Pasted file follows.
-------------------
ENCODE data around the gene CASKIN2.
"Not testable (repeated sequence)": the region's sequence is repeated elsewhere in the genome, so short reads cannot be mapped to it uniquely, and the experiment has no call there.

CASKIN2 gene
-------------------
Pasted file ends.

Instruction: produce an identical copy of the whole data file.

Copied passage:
ENCODE data around the gene CASKIN2.
"Not testable (repeated sequence)": the region's sequence is repeated elsewhere in the genome, so short reads cannot be mapped to it uniquely, and the experiment has no call there.

CASKIN2 gene